November 17, 2014
Bill Cosby is the first black person that I ever remember my family liking. Then again, it’s not as if we knew any black people personally. Even though Cosby and I grew up a mere 10 miles from one another”me in a brick suburban row home and he in North Philly’s brutal Richard Allen housing projects“there were no blacks in my neighborhood. Everyone around me was either Irish or Italian, and as far as I knew, they were all Catholic. I knew that black people existed in theory, but I don”t remember ever meeting one until I was at least eight.
We owned his 1968 comedy album 200 M.P.H.“released when I was seven”and played it again and again, memorizing many of the punch lines. Despite the fact that the Philly area at the time existed in a state of virtual apartheid, the fact that he was black seemed incidental at best. He was simply this funny guy who only happened to be colored and made a hilarious, absolutely wholesome record at a time when Redd Foxx was cutting underground party albums that are still filthy even by today’s standards.
Back then I was vaguely aware that Jim Brown was a great running back and James Brown made records that only black people bought. I also knew that Martin Luther King had been shot and Cassius Clay didn”t want to go to Vietnam. Besides that, all I knew about colored people was that they lived somewhere else, were great entertainers, had rhythm and good teeth, and, according to my mom, they aged better than white people did. And I”m pretty sure that except for maybe Sammy Davis, Jr. and Louis Armstrong, Bill Cosby would have been the only Negro welcome at my house.
The rest of America didn”t seem to have much of a problem embracing Cosby, either. In 1965, he became the first black American to have a lead role in a dramatic TV series when he starred alongside Robert Culp in I Spy. Over the next three years, he won three consecutive Emmys for Outstanding Lead Actor in a Drama Series.
When the Fat Albert and the Cosby Kids cartoon became a Saturday-morning staple in 1972, all of the kids at my school loved it even though few of us had ever seen a real live breathing black person outside of the boob tube. The show endeared us to Fat Albert and Bill and Rudy and Weird Harold and Mushmouth.
The Cosby Show“a TV sitcom that debuted in 1984 and ranked #1 in the Nielsens from 1985-1990″firmly cemented Bill Cosby as an American superstar. And back then this was despite the fact that he’s black rather than because of it, which often seems to be the case these days when a guy can get elected president because he’s black. The Cosby Show was oddly radical in its conservatism, coming as it did about a decade after the golden days of hit Norman Lear sitcoms such as Good Times and Sanford and Son, which depicted put-upon black families eking out blighted existences as Chicago project-dwellers or LA junk dealers.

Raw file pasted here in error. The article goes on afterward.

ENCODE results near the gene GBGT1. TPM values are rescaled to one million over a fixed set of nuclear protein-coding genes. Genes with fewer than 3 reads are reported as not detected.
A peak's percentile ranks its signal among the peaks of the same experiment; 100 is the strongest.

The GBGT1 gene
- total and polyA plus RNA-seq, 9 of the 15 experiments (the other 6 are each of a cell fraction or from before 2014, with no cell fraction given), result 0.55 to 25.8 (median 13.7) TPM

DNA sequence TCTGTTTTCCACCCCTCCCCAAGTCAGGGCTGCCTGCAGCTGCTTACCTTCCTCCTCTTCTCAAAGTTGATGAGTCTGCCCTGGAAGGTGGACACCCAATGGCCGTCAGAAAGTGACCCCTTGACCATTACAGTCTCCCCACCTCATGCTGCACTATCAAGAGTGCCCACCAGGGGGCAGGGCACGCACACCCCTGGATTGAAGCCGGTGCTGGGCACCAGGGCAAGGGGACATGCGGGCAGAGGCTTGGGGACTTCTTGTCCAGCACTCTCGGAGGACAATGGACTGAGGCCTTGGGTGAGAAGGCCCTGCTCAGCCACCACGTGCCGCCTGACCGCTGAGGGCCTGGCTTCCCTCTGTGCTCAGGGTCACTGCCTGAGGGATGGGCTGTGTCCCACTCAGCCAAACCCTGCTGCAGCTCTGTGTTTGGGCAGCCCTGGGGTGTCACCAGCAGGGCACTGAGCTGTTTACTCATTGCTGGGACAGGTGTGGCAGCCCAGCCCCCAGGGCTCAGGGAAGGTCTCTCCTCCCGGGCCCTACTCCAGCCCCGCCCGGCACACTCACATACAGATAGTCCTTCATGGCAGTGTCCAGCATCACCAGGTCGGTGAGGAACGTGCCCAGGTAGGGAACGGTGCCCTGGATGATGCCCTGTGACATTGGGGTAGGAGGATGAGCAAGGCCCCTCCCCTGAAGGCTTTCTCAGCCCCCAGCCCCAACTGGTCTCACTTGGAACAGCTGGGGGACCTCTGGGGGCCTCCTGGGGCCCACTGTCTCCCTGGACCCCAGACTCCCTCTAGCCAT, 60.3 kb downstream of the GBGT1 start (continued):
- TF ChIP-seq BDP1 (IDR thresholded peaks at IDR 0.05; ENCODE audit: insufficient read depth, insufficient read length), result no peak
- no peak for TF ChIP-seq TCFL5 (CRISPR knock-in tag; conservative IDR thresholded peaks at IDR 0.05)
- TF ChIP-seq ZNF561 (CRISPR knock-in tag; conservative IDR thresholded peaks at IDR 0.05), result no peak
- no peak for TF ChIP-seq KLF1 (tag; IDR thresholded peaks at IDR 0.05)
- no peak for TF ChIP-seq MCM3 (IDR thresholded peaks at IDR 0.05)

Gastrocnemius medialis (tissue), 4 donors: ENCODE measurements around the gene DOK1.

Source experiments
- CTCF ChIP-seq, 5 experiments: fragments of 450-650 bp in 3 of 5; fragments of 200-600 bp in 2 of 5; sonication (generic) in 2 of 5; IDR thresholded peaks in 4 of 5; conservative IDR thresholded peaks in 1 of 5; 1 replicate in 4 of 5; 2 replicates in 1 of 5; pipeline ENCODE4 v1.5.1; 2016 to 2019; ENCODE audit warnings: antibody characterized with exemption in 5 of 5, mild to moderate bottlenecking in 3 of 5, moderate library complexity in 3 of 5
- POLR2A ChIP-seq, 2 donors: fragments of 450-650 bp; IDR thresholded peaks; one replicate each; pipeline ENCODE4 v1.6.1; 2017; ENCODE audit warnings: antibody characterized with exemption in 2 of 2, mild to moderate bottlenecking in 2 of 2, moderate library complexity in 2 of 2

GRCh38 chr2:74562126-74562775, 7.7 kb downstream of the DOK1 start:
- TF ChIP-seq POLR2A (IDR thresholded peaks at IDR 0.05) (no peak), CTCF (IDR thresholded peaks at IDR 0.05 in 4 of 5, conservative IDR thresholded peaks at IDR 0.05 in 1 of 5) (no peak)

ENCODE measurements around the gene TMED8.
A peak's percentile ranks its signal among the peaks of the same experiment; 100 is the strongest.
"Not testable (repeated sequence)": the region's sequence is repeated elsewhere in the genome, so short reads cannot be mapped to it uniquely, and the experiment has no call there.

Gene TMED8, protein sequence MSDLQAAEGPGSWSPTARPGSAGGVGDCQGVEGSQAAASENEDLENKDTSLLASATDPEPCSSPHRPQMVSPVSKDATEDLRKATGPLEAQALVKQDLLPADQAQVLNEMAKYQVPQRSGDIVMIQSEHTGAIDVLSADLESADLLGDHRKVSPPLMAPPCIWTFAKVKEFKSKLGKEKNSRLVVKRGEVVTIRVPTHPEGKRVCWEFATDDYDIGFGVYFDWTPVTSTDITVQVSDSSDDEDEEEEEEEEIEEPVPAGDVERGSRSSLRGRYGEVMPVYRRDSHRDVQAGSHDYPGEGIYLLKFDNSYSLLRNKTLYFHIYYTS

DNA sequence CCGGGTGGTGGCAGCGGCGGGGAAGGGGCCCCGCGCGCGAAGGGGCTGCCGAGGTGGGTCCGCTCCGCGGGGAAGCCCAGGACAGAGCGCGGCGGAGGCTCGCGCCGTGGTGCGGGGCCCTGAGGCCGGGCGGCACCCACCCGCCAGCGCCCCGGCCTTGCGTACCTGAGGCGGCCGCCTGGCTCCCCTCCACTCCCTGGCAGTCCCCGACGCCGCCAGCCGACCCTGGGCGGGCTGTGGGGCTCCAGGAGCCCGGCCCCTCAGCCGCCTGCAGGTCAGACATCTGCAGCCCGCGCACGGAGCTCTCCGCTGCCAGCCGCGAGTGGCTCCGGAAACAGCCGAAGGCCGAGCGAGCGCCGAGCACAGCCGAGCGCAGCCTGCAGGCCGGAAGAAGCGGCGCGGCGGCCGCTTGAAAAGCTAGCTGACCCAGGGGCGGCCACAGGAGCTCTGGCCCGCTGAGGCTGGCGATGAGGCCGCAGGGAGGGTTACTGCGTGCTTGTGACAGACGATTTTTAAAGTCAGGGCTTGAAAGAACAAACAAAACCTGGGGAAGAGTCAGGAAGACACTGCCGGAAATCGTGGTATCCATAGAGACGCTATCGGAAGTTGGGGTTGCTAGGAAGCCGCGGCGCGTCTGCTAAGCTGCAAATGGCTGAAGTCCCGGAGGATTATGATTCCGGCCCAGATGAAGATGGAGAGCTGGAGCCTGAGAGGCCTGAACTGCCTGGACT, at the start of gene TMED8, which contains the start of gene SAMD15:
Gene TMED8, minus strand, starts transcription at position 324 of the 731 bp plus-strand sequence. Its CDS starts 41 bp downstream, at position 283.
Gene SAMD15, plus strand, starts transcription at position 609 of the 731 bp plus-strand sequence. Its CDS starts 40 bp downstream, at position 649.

Although Lear’s other black-oriented sitcom, The Jeffersons, depicted a family that was “movin’ on up” out of poverty, George Jefferson was brash and loudmouthed and impenitently black. By contrast, the Huxtable family of The Cosby Show was so straitlaced and bland, you almost wished that one of them would start smoking crack just to make the show interesting. It was Cosby’s long-running stint as the antiseptic-yet-wise physician Heathcliff Huxtable that earned him the nickname of “America’s Dad.”
In the years since The Cosby Show, he has gained my attention mostly for his tendency to denounce black ghetto culture and violent rap music and single-parent households. In holding black feet to the fire over issues such as self-empowerment and personal responsibility, he is almost like Louis Farrakhan, but without the flying saucers, bean pies, and Jew-baiting. But despite his endless scolding of the black community, he remained enormously popular among them”according to a November 2007 Pew survey regarding who was a “good influence“ for blacks, Cosby had a higher approval rating among blacks than Barack Obama and came in second only to Oprah Winfrey.